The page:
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  • Apr 17, 2014
  • Updated: 3:11pm

The Stool Pigeon

PUBLISHED : Thursday, 26 August, 2010, 12:00am
UPDATED : Thursday, 26 August, 2010, 12:00am
 

Starring: Nick Cheung Ka-fai, Nicholas Tse Ting-fung, Kwai Lun-mei
Director: Dante Lam Chiu-yin
Category: IIB (Cantonese and Putonghua)

As The Stool Pigeon's opening credits unfold, audiences are bombarded with a cacophony of barely comprehensible snippets of conversation: mostly about the conduct of police-employed informers, as if heard through surveillance devices.

A fitting sonic prologue, given how Dante Lam Chiu-yin's latest film reads like an action-fuelled police procedural. True to its name, its central idea is about how a police officer coaxes - or, to be more specific, coerces - an ex-con to infiltrate a heist gang to undermine their violent plot and bring them to justice.

What appears to be an aural concoction to induce an early adrenaline rush, however, turns out to be a more profound device delving into the mind of the lead character. The mashed-up voices reappear midway, this time as the soundtrack of the nightmare suffered by detective Don Lee (Nick Cheung Ka-fai) - pained by the moral ambivalence of a job which involves forcing his informers into ever-spiralling personal peril.

This canny move embodies Lam's progress into more nuanced, cerebral cinema. Previously better known for action thrillers, the director (with screenwriter Jack Ng Wai-lun) began moving into more narrative-driven territory first with 2008's multiple-narrative The Beast Stalker and then this year's Fire of Conscience. They're both technically exciting and spirited pieces which, sadly, came undone with flawed storylines. With The Stool Pigeon, Lam and Ng have kept it simple, and managed to deliver their best offering which moves flowingly while engaging in a study of a character in turmoil - a seemingly ordered life disintegrating as he realises the consequences of his deeds.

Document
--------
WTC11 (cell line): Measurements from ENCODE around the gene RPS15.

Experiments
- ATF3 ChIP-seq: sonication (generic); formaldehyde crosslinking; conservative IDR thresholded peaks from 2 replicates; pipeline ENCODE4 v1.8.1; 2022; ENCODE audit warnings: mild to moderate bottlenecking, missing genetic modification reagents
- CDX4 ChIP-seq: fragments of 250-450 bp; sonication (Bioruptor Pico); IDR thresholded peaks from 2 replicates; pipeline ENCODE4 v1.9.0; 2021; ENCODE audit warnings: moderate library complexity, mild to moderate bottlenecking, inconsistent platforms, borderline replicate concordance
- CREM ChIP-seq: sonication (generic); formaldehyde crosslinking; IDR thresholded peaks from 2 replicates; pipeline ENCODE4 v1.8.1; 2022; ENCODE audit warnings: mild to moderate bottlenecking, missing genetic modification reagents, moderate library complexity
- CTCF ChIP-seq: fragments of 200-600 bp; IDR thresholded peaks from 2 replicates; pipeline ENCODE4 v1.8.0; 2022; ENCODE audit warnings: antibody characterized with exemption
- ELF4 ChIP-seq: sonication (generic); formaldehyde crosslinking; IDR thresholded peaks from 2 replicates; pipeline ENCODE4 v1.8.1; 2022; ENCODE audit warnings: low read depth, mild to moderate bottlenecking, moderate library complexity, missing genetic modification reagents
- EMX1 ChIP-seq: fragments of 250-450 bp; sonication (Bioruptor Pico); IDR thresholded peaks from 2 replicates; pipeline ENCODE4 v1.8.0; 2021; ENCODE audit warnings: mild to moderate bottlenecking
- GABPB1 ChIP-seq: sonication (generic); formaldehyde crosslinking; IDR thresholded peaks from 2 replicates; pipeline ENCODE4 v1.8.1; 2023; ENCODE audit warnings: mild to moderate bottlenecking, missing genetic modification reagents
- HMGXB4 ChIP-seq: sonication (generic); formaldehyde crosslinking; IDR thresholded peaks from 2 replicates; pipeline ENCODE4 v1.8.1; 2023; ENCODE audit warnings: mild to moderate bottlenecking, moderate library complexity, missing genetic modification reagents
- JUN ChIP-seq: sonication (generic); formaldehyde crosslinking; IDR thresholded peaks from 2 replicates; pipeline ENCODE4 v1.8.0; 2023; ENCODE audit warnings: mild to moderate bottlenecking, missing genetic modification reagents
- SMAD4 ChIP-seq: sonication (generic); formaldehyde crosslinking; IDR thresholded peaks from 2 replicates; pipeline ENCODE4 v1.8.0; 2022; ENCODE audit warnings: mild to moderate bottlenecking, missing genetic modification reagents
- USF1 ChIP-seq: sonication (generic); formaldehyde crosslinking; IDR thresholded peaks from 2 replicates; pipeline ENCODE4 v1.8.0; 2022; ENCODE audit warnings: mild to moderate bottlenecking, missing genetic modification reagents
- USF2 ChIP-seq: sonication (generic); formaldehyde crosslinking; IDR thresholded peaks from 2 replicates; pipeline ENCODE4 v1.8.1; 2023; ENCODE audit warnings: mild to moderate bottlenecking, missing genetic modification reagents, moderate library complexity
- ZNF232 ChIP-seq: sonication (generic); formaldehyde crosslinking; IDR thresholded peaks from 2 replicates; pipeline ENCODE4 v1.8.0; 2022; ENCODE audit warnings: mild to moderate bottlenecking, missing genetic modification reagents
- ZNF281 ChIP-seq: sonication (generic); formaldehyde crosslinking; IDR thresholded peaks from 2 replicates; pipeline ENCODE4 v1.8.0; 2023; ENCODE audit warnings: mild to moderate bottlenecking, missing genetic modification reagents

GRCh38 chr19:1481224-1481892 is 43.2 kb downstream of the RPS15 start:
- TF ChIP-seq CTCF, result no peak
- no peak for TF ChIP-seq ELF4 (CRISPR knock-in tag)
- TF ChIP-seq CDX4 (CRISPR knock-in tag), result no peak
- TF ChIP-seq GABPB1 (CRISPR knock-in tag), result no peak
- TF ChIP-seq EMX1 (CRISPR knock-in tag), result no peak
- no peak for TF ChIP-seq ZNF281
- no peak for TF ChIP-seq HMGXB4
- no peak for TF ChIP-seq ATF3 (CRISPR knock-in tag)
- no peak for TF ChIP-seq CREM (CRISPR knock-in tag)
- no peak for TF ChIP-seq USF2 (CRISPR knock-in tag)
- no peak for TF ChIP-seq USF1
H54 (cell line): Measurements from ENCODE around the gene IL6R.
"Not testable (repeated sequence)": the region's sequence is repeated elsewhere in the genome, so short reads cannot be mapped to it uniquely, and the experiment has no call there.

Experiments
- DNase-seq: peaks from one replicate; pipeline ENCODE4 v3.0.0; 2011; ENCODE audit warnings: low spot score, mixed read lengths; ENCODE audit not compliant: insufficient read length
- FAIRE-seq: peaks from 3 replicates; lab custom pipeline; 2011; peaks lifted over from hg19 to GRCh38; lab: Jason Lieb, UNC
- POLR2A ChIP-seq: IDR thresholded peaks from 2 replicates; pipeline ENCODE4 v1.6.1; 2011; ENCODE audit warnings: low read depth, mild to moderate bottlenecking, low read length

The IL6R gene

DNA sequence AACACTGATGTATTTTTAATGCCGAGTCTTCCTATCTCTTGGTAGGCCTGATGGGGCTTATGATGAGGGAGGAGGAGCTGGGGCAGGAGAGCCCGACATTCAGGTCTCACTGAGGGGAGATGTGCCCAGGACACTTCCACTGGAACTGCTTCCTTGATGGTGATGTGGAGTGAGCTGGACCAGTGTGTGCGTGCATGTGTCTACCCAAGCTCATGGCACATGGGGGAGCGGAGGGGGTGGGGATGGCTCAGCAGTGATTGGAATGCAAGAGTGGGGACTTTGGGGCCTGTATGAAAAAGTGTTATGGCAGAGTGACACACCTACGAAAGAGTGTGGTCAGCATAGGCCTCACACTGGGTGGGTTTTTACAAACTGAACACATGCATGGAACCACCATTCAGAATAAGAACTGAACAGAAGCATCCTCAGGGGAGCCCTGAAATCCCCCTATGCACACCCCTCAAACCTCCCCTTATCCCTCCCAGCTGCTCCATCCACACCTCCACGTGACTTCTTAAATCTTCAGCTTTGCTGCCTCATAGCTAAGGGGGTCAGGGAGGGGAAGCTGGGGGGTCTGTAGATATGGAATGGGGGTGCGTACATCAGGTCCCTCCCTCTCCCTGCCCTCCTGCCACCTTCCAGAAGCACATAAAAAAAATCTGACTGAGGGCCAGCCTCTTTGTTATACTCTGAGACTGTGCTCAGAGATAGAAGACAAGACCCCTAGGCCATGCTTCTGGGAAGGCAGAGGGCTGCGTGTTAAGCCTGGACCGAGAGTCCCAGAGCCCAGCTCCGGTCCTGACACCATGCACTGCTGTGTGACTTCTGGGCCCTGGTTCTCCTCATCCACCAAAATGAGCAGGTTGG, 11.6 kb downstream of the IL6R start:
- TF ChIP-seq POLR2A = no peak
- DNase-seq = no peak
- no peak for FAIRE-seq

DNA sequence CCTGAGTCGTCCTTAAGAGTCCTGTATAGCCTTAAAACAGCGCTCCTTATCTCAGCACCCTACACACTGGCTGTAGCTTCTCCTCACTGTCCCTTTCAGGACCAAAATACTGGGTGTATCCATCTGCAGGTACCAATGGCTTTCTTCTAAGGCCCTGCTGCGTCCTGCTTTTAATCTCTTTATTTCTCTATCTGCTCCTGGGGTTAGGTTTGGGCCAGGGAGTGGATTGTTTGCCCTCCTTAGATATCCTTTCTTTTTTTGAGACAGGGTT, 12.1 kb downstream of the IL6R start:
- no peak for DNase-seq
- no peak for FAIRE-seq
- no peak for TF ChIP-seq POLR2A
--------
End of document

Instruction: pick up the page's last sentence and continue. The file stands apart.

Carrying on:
And those misdeeds are laid out upfront, as the opening sequence sees Don casting an informer's well-being aside to bust a drug deal. This affects his next job when he brings in ex-con Ho Sai-fui (Nicholas Tse Ting-fung, above right, with Cheung), hoping to bring down a band of outlaws led by kingpin 'Barbarian' (Lu Yi) and his partner Dee (Kwai Lun-mei). Don's stony demeanour dissipates as Sai-fui is sucked into Barbarian's intrigue, leading to a denouement that is both a physical and moral battle.

While the film's title might suggest otherwise - and certainly it is Sai-fui who gets more screen time as he crashes and burns in his reluctant plummet into crime - Don remains the central protagonist. It is more than coincidental that his stool pigeon's nickname is Ghost. Sai-fui could be seen as the human embodiment of Don's inner anguish. External pressure (from a supervisor who wields prospects of budget cuts) and a by-the-book approach - evident when Don briefs Sai-fui on the meticulous rules of the informant system - sees him straying far from any sense of humanity.

While missteps remain, The Stool Pigeon is a fine film, showcasing Lam's passion for his craft and social malaise. It is not difficult to understand that beyond the car chases, Lam's message is that Don - a short version of Donald, perhaps - deflects criticism of his cynical approach towards his job by saying, 'It's just work.' Sound familiar?

The Stool Pigeon opens today

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